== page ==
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August 22, 1973

A QUAKER ACTION GROUP et al., Plaintiffs,
Rogers C.B. MORTON et al., Defendants

Hart, District Judge.

The opinion of the court was delivered by: HART

I. Findings of Fact

 HART, District Judge.

 1. The plaintiffs are A Quaker Action Group; Action Committee on American-Arab Relations; Clergy and Laymen Concerned About Vietnam; Jews for Urban Justice and Women Strike for Peace. They are all unincorporated associations whose members, from time to time, attempt to influence the political policies of the Government of the United States. One of the principal means by which they exercise their rights guaranteed under the First Amendment to the Constitution is to demonstrate publicly in Washington, D.C., including demonstrations on the White House sidewalks, Lafayette Park, and the Ellipse. The individual plaintiffs are members and officers of the above-named associations.

 2. Defendants are all officials and agents of the United States. Each is sued in his individual and his official capacities. Under the controlling statutes and regulations, defendants have exclusive control and charge over the sidewalk on the north side of the White House between East and West Executive Avenues (hereinafter referred to as the White House sidewalk), over Lafayette Park, and the Ellipse.

 3. The National Park Service, Department of Interior, has administrative jurisdiction over the White House sidewalk, Lafayette Park, and the Ellipse. Prior to the issuance on August 10, 1967, of the "Jett Memorandum", numerical limitations were not imposed on the size of public gatherings on the White House sidewalk, although a permit system was in effect for the White House sidewalk.

 4. Prior to August 10, 1967, the Metropolitan Police exercised the primary responsibility for supervising demonstrations on the White House sidewalk. Since that date, the Park Police and Metropolitan Police have exercised concurrent jurisdiction over this area, though the Park Police have had the primary responsibility. The Park Police have always had the primary responsibility for Lafayette Park and the Ellipse.

 5. On March 23, 1965, the Solicitor of the Department of Interior wrote, then Secretary Udall, giving the Solicitor's opinion that a prohibition of demonstrations in Lafayette Park was unconstitutional. His opinion was that the First Amendment protected such assemblies and that the Department's policies cannot be interpreted to require demonstrations "to be held out of sight and hearing of the very person to whom such petitions are directed". Further, the Solicitor's opinion was that free speech cannot be suppressed nor gatherings forbidden simply because some other person might be inconvenienced or made uncomfortable or because Lafayette Park is too close to the White House and good taste requires more reverence and decorum in that place.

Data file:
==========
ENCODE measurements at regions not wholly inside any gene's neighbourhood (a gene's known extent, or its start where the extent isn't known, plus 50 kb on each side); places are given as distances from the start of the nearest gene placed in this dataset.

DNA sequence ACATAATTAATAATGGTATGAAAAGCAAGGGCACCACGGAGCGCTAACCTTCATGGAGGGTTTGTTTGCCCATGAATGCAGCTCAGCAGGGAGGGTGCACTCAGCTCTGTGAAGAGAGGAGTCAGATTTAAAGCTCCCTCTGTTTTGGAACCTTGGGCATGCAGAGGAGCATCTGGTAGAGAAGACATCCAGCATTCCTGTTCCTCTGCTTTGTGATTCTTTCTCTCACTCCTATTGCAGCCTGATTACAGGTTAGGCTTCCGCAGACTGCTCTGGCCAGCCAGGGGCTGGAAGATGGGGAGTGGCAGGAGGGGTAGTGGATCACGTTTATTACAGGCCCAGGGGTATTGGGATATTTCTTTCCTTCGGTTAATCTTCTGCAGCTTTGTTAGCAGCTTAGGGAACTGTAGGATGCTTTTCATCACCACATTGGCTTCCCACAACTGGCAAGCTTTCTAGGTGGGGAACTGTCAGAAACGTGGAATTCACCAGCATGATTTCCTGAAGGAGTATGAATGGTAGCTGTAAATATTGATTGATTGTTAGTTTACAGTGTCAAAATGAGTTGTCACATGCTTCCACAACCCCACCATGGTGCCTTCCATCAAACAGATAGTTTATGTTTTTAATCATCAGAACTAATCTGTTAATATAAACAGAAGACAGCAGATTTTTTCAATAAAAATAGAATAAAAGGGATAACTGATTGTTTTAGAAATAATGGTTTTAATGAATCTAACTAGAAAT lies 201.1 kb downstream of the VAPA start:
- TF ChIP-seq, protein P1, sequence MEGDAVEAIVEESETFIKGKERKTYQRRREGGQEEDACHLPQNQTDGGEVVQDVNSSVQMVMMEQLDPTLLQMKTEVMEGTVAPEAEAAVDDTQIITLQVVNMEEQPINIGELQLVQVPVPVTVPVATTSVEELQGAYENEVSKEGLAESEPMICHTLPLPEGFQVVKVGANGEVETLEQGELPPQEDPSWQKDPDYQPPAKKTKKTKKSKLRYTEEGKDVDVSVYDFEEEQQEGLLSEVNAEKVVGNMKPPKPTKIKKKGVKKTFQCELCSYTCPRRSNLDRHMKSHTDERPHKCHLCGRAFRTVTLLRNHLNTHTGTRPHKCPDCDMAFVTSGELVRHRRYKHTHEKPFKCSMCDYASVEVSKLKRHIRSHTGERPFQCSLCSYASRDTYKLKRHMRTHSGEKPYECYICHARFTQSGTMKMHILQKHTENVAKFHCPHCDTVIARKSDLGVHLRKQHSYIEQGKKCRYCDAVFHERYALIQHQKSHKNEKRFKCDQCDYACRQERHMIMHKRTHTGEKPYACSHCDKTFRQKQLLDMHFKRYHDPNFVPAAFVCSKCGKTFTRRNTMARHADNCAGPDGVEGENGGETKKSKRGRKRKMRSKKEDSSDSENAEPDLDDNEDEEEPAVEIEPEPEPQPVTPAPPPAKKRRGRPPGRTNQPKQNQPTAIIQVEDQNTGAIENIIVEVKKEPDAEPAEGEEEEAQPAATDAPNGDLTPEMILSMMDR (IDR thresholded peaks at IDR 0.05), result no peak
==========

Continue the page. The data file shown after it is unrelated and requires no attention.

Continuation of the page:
6. On June 7, 1965, the Secretary of Interior, relying on the Solicitor's memo of March 23, 1965, decreed that the exercise of First Amendment rights would be permitted in all public park areas administered by the Department of Interior, subject to a permit system. He set forth the policy that permits would not be denied for any of the following reasons:

(a) the presumption that a public gathering would result in a breach of the peace;
(b) the activity would not be in harmony with the objectives for which the area was established;
(c) the activity would interfere with the comfort, convenience, and interest of the general public;
(d) the activity would disrupt the use of the area.

 In addition, permits should be granted on a "first come-first served" basis. The "failure to obtain a permit will not in itself be cause for action leading to prosecution".

 7. By 1967, the National Park Services' administrative jurisdiction over the sidewalk on the north side of the White House and over all sidewalk on the north side of the White House and over all sidewalks adjoining park grounds was recognized.

 8. In the Spring and Summer of 1967, demonstrations in the front of the White House had reached a point where those concerned with the President's safety felt that steps should be taken to reduce the danger posed. On July 25, 1967, Marvin Watson sent a memorandum to the President bringing him up to date on the steps so far taken to resolve the matter as set forth in a memorandum to Marvin Watson, which read as follows:


 " Several meetings have been held on the subject of picketing and demonstrations in the White House area. These meetings have included representatives of the Secret Service, U.S. Park Police, White House Police, Metropolitan Police, and the Park Service of the Department of Interior.

 "Subsequently, this matter has been discussed by Ramsey Clark, Frank Barry (Solicitor at Interior), Harry McPherson, and DeVier Pierson. You have received a position paper from the Secret Service, a memorandum from Charles Sither of your office, and a memorandum from DeVier Pierson.

 "All parties are in agreement on the following matters: